By Mark Kenyon
Back in 2011, an article written by Bill Winke about his tactics for using trail cameras to determine whether a buck is huntable or not caught my eye, and I shared some quotes from Bill in a post here on Wired To Hunt. A few questions from readers got a good conversation started on that blog post, so I went back to Bill directly to get some more insight. This resulted in another post. Now, three years later, I wanted to bring this subject back to the top, as the topics of nocturnal bucks and using trail cameras to understand how killable a deer is are still of great interest to most hunters. That said, take a look at the quotes below from Bill Winke as he discusses how he determines whether or not to hunt a buck, how he uses trail cameras to scout deer, and how camera pictures help him determine whether a deer is killable or not.
Bill Winke on why he doesn’t hunt bucks that only show on camera after dark:
“You need to know what bucks are nocturnal, which ones are mostly nocturnal and which ones often travel by day. Obviously, the daytime travelers are the ones we want to see. Don’t be duped into thinking you can hunt an area where a strictly nocturnal buck is living and somehow he will move during daylight just to oblige you. I have fallen for that temptation too many times. I won’t let it happen again. All I did in those cases was needlessly over-hunt the buck’s core area at a time when he was not vulnerable. The risk of educating him was much higher than the possible reward of shooting him. My goal now is to keep looking at photos while waiting for that buck to start moving during the day. In the mean-time, I am hunting other bucks elsewhere – bucks that have personalities that cause them to move more during the day.”
Winke on the importance of daylight photos:
“Just because you are only getting night time photos does not mean you can’t kill the buck. You can’t make that conclusion. But if you are getting daylight photos the odds of an encounter while hunting are much, much higher, in my experience. I am comfortable drawing that conclusion. So the question is: do you want to hunt bucks that you might be able to kill but the odds are against you or do you want to hunt bucks you are likely to encounter? I know very well, again from experience, which ones are more fun to hunt. We have really seen this over and over during the past few years. The ones we get the daylight photos of are the ones we end up encountering often from the stand. So now I want to see daylight photos (or at least photos near daylight) before I hunt a buck. As you say, the key is to have enough camera coverage to feel comfortable that you are in or close to the buck’s core area. If you are getting regular photos, you know you are in or close to this area. If you are only getting scattered photos and all at night, it is hard to draw conclusions. In that case, you need to move the camera a bit in the direction the buck is coming from when he approaches the camera in the evening and see if you can get more shots of him at night (or better yet a few in daylight).”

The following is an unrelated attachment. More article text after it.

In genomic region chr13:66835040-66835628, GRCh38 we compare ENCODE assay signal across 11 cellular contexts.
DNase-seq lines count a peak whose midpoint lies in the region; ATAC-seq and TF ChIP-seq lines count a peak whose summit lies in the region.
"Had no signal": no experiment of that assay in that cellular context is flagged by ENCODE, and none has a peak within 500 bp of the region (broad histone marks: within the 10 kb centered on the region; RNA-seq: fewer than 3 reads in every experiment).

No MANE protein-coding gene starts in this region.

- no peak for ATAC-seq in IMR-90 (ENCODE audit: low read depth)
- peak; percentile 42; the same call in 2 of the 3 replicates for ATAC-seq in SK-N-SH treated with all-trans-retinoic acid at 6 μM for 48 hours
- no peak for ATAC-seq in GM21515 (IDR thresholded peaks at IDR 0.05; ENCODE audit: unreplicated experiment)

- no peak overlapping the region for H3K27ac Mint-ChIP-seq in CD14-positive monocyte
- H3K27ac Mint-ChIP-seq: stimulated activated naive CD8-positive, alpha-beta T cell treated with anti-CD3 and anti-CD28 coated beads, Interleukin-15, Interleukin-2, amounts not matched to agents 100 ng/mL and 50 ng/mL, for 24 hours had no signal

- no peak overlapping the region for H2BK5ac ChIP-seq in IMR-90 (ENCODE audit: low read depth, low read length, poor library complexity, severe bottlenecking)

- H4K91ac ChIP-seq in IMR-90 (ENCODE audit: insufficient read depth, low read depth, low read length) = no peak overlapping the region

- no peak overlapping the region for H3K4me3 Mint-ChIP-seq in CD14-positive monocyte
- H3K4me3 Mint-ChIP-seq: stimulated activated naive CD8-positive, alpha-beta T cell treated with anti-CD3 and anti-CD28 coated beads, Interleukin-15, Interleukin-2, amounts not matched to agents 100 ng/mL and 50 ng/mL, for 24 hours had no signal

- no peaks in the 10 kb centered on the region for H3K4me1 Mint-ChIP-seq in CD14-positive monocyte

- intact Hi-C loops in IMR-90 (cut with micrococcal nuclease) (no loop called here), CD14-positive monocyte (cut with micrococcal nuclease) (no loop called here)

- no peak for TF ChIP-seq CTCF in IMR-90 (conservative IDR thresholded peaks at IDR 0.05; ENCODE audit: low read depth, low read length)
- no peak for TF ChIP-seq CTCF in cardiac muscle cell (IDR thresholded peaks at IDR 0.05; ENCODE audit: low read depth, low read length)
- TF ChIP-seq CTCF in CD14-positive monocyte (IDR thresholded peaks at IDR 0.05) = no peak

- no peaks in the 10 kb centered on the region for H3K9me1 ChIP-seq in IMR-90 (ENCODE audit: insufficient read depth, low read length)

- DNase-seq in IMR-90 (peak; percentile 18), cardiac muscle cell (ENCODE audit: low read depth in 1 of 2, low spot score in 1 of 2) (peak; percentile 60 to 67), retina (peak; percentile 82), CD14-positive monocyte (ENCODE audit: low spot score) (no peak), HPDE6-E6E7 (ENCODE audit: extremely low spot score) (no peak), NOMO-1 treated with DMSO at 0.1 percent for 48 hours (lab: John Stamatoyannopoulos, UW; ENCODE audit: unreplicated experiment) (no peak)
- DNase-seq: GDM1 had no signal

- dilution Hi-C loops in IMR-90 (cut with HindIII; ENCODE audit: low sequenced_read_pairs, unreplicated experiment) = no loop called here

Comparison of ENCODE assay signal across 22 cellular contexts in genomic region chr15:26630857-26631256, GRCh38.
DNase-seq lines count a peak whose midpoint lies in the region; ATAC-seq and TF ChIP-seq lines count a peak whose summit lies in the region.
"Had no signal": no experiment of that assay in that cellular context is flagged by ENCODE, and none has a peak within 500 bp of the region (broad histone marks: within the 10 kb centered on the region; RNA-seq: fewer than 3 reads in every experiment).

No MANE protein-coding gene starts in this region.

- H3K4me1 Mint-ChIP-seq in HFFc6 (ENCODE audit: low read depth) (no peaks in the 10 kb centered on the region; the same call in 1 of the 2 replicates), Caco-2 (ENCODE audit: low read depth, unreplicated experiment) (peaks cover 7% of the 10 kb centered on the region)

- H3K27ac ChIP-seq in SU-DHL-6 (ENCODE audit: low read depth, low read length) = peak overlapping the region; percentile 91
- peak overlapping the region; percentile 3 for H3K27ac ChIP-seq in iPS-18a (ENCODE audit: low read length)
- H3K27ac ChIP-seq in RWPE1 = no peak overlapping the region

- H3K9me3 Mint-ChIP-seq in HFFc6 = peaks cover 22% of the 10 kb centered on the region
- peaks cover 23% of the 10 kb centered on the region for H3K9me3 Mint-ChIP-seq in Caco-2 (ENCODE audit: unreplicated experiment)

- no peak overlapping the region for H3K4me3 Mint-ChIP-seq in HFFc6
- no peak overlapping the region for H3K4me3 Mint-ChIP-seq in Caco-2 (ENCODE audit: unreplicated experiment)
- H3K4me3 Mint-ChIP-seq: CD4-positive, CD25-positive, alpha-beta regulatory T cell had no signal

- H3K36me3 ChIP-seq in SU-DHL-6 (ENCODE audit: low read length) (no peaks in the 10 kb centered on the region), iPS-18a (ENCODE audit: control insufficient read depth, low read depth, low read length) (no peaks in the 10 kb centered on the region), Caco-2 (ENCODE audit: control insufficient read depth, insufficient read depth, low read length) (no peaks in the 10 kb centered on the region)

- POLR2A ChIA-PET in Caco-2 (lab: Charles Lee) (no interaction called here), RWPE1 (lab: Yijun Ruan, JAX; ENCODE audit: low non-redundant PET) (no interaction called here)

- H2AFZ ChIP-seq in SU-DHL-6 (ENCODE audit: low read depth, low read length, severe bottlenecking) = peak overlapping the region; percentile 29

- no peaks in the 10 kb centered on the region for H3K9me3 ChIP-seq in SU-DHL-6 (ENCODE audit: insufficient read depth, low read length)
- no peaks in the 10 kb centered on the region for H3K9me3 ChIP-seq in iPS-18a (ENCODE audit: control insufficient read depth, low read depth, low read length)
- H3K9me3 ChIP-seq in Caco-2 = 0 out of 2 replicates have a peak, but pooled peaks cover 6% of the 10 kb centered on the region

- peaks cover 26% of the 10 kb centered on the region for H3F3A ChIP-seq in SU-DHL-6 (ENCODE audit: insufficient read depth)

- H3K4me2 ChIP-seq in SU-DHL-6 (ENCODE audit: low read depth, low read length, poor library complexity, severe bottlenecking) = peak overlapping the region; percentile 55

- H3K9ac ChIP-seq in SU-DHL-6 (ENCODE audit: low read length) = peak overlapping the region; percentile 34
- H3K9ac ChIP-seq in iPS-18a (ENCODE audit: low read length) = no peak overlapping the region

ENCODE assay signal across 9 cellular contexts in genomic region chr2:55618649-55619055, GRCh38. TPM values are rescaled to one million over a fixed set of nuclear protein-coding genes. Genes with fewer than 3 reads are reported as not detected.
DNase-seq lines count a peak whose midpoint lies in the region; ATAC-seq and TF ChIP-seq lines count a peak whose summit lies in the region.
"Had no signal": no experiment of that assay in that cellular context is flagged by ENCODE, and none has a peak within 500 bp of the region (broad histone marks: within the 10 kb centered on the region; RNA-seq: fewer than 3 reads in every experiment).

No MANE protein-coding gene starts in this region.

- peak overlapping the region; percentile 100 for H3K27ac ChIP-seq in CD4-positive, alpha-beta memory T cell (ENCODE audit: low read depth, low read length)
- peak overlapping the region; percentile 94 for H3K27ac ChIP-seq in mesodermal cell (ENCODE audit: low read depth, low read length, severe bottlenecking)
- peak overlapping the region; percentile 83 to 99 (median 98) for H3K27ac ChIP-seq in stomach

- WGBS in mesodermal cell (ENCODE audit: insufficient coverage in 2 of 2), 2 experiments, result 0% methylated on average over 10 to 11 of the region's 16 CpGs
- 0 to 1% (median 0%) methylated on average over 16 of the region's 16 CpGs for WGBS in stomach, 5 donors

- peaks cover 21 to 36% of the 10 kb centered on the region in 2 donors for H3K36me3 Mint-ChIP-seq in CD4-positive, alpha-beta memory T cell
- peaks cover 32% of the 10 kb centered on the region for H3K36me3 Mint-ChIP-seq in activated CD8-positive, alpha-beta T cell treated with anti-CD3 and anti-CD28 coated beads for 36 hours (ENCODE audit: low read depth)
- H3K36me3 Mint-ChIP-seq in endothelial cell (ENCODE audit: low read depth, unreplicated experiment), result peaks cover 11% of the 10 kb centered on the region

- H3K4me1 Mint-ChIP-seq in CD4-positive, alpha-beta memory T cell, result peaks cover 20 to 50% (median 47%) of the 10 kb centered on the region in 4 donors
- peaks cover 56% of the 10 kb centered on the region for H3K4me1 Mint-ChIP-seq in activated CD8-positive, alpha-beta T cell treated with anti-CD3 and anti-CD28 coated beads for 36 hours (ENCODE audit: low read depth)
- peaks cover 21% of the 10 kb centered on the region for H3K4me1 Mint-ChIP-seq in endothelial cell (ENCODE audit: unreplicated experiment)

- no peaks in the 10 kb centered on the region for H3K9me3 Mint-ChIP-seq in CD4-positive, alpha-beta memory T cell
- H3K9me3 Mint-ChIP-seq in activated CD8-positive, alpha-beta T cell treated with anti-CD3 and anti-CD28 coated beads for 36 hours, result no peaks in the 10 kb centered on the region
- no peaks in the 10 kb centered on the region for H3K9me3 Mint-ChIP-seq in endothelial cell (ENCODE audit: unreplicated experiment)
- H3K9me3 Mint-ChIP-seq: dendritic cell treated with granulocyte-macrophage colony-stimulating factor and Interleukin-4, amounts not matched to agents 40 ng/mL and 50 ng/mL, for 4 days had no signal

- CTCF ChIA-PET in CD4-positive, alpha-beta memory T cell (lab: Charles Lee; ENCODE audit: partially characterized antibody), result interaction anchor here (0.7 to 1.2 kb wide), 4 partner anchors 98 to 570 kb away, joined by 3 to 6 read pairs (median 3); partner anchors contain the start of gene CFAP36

Winke on patterning bucks from daylight photos:
“You just have to be careful not to push too hard in your quest for daylight photos or you may bump him. To keep from doing that, stick to the fringes and edges of open areas, forget the creek crossings deep in the cover. If you have to go that deep to get daylight pictures you are running too much risk. In that case, I would rather look at the time the buck is reaching the camera and what direction he is approaching from when he offers the first picture and make a few assumptions from there. If he is getting to the camera shortly after legal shooting time and is coming from the direction of thick ridge, I may try to slip in that direction to a good funnel and try to catch him shortly after he starts to move. Patterning them this closely works best up until about November 3 or so and then they start to move over bigger areas and abandon their normal patterns.
If they are daylight movers, they will tend to continue to be daylight movers even after the rut starts, but they may be ranging wider or even in a different area. If they tend to be nocturnal bucks (some are simply by personality) then they will likely keep this tendency during the rut too. If you do find yourself hunting a nocturnal buck, it seems that the best chances for seeing him are when the first doe in his core area comes into estrous (can be anywhere from late October through about November 7ish) and again during the late season if you have good food plots.
To summarize, ideally, the photos you get are during the day. Next best is if it is just after legal shooting time in the evening or just before in the morning. Then you can make a few educated guesses about where you might be able to cut him off deeper in the cover, but I personally would not run the camera in the deeper ambush. I would sit there with my bow in hand when the wind is right and hope for the best.
There are a lot of what ifs in this strategy, but most deer strategies are kind of like that. You have a general plan and then stay flexible enough to adjust it to fit the personality of the bucks you are hunting.”
For more information and great videos from Bill Winke and his team, visit MidwestWhitetail.com.